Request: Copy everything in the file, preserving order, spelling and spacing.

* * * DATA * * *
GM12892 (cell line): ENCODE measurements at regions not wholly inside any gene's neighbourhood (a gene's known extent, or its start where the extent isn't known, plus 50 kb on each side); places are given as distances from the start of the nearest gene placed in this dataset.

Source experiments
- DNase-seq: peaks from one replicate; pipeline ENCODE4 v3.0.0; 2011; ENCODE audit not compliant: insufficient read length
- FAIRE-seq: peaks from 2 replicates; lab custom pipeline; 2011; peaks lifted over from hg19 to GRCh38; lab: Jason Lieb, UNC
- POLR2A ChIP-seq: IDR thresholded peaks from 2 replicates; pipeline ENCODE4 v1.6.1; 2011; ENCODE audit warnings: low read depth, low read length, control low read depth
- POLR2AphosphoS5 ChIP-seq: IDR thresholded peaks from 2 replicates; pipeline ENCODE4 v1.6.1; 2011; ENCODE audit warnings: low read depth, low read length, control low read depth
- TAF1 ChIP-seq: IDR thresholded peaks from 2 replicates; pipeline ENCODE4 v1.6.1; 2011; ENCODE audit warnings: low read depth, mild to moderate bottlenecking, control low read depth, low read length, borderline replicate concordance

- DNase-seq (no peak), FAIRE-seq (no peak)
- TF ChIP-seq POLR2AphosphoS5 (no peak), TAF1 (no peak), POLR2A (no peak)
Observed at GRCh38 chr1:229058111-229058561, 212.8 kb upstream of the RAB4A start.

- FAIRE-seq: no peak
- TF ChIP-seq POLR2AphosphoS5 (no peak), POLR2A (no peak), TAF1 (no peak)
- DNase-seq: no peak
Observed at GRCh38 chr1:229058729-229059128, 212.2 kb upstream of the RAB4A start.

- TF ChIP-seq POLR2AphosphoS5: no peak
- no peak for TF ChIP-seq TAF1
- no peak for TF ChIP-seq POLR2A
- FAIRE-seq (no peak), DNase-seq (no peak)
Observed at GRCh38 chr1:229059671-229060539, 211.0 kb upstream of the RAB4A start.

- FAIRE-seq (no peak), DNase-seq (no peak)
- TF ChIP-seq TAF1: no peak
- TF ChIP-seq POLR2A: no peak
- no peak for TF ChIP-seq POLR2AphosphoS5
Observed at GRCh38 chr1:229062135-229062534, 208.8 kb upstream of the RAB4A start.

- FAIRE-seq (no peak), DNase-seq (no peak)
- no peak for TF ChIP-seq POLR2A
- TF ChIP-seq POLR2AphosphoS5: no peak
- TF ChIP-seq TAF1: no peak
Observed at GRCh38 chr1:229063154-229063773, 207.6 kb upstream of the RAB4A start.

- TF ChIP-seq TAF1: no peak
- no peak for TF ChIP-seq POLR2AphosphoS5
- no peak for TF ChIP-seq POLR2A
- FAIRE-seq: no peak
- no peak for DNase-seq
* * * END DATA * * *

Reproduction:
GM12892 (cell line): ENCODE measurements at regions not wholly inside any gene's neighbourhood (a gene's known extent, or its start where the extent isn't known, plus 50 kb on each side); places are given as distances from the start of the nearest gene placed in this dataset.

Source experiments
- DNase-seq: peaks from one replicate; pipeline ENCODE4 v3.0.0; 2011; ENCODE audit not compliant: insufficient read length
- FAIRE-seq: peaks from 2 replicates; lab custom pipeline; 2011; peaks lifted over from hg19 to GRCh38; lab: Jason Lieb, UNC
- POLR2A ChIP-seq: IDR thresholded peaks from 2 replicates; pipeline ENCODE4 v1.6.1; 2011; ENCODE audit warnings: low read depth, low read length, control low read depth
- POLR2AphosphoS5 ChIP-seq: IDR thresholded peaks from 2 replicates; pipeline ENCODE4 v1.6.1; 2011; ENCODE audit warnings: low read depth, low read length, control low read depth
- TAF1 ChIP-seq: IDR thresholded peaks from 2 replicates; pipeline ENCODE4 v1.6.1; 2011; ENCODE audit warnings: low read depth, mild to moderate bottlenecking, control low read depth, low read length, borderline replicate concordance

- DNase-seq (no peak), FAIRE-seq (no peak)
- TF ChIP-seq POLR2AphosphoS5 (no peak), TAF1 (no peak), POLR2A (no peak)
Observed at GRCh38 chr1:229058111-229058561, 212.8 kb upstream of the RAB4A start.

- FAIRE-seq: no peak
- TF ChIP-seq POLR2AphosphoS5 (no peak), POLR2A (no peak), TAF1 (no peak)
- DNase-seq: no peak
Observed at GRCh38 chr1:229058729-229059128, 212.2 kb upstream of the RAB4A start.

- TF ChIP-seq POLR2AphosphoS5: no peak
- no peak for TF ChIP-seq TAF1
- no peak for TF ChIP-seq POLR2A
- FAIRE-seq (no peak), DNase-seq (no peak)
Observed at GRCh38 chr1:229059671-229060539, 211.0 kb upstream of the RAB4A start.

- FAIRE-seq (no peak), DNase-seq (no peak)
- TF ChIP-seq TAF1: no peak
- TF ChIP-seq POLR2A: no peak
- no peak for TF ChIP-seq POLR2AphosphoS5
Observed at GRCh38 chr1:229062135-229062534, 208.8 kb upstream of the RAB4A start.

- FAIRE-seq (no peak), DNase-seq (no peak)
- no peak for TF ChIP-seq POLR2A
- TF ChIP-seq POLR2AphosphoS5: no peak
- TF ChIP-seq TAF1: no peak
Observed at GRCh38 chr1:229063154-229063773, 207.6 kb upstream of the RAB4A start.

- TF ChIP-seq TAF1: no peak
- no peak for TF ChIP-seq POLR2AphosphoS5
- no peak for TF ChIP-seq POLR2A
- FAIRE-seq: no peak
- no peak for DNase-seq